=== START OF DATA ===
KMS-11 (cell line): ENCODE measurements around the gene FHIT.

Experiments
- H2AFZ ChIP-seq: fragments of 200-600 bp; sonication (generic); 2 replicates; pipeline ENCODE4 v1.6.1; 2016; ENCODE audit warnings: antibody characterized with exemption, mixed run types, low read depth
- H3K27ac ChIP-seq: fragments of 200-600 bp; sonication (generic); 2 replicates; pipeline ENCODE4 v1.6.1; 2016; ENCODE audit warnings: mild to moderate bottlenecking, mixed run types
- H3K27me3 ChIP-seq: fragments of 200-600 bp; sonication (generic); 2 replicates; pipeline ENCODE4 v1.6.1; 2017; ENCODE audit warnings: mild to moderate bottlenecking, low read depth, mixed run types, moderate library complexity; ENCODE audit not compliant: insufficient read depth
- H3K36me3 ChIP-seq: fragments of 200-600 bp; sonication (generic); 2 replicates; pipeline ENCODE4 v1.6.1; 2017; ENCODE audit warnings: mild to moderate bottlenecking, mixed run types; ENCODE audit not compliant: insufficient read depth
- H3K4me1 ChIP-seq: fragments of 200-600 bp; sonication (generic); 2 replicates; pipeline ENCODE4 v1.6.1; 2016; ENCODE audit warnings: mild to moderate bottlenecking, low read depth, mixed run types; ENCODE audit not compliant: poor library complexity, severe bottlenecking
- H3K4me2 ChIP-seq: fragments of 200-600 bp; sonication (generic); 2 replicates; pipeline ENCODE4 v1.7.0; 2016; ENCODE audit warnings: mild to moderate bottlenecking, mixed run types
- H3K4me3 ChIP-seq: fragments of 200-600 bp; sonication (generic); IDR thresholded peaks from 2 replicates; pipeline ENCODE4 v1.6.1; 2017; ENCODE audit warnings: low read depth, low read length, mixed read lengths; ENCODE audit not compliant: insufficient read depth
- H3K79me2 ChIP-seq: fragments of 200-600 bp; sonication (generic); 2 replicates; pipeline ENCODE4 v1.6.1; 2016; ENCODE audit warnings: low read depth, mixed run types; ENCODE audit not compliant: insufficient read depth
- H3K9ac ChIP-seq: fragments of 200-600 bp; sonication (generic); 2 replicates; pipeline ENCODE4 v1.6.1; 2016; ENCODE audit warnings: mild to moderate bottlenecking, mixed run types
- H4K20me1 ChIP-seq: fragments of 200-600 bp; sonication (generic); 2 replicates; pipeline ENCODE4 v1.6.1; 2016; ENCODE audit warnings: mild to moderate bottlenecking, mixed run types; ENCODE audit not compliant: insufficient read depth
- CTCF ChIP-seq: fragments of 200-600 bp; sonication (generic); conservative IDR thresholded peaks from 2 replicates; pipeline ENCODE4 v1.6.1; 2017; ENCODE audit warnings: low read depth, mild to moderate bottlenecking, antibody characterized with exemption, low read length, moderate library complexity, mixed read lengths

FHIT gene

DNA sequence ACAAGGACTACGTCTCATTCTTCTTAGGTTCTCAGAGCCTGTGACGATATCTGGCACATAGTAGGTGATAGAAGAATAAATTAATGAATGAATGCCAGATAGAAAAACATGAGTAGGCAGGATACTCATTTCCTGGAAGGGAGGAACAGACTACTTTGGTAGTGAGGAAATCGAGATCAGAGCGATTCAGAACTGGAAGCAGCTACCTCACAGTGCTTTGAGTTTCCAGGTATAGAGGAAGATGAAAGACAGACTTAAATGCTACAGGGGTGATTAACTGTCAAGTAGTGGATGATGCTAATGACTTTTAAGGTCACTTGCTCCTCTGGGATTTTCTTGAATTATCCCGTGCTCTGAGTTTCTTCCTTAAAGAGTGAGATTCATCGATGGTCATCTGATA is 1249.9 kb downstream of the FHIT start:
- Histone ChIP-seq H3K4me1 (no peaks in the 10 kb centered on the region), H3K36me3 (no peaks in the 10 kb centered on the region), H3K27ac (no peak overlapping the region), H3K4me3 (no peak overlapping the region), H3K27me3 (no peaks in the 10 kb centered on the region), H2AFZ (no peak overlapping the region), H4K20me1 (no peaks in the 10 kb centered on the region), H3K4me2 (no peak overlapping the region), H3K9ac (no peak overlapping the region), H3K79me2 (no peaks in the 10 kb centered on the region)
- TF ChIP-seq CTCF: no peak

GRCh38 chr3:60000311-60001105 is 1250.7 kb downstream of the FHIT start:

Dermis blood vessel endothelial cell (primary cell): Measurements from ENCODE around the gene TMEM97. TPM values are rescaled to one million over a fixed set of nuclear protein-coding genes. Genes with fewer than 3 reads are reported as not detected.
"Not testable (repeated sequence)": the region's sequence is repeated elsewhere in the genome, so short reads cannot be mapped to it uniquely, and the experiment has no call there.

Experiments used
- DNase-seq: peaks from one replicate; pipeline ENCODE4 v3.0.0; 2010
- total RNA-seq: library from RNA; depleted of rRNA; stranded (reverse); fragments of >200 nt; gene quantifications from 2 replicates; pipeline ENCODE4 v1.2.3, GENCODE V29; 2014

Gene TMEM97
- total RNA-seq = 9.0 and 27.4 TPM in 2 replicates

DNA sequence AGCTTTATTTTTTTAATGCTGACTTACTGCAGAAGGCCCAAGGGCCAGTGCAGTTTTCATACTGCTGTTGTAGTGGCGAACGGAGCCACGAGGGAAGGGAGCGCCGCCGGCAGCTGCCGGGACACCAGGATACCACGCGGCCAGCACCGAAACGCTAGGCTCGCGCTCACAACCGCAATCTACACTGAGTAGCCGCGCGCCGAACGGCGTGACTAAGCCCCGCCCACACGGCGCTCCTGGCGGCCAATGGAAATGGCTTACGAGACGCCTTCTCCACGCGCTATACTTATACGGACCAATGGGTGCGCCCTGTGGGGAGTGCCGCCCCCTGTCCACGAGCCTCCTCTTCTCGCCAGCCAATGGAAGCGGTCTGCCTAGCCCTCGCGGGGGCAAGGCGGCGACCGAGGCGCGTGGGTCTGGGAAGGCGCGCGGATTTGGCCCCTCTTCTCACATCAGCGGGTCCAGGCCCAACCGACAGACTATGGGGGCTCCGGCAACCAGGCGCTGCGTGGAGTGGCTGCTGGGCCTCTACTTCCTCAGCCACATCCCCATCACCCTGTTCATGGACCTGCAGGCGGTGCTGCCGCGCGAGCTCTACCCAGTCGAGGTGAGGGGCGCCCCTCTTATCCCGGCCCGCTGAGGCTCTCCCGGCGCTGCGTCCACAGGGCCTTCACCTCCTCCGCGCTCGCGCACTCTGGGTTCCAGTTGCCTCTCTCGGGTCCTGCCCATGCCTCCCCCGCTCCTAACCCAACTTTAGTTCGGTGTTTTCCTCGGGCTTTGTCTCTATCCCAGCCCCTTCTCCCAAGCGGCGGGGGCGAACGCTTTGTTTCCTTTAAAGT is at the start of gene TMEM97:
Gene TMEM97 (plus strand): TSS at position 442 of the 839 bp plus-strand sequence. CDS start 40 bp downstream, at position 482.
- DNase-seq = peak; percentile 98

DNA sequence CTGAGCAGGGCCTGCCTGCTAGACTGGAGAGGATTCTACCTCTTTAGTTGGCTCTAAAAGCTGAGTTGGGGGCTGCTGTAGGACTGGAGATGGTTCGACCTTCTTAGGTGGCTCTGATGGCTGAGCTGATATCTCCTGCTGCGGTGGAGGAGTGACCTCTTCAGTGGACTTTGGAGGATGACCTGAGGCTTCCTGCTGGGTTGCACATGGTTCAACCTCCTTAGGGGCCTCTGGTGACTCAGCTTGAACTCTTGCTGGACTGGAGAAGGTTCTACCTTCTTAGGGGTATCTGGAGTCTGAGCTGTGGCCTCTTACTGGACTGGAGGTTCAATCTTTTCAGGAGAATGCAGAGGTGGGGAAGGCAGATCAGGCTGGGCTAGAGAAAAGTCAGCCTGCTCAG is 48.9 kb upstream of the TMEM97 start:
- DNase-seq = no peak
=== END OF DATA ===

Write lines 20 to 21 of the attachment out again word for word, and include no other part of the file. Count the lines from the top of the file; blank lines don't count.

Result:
"Not testable (repeated sequence)": the region's sequence is repeated elsewhere in the genome, so short reads cannot be mapped to it uniquely, and the experiment has no call there.

Experiments used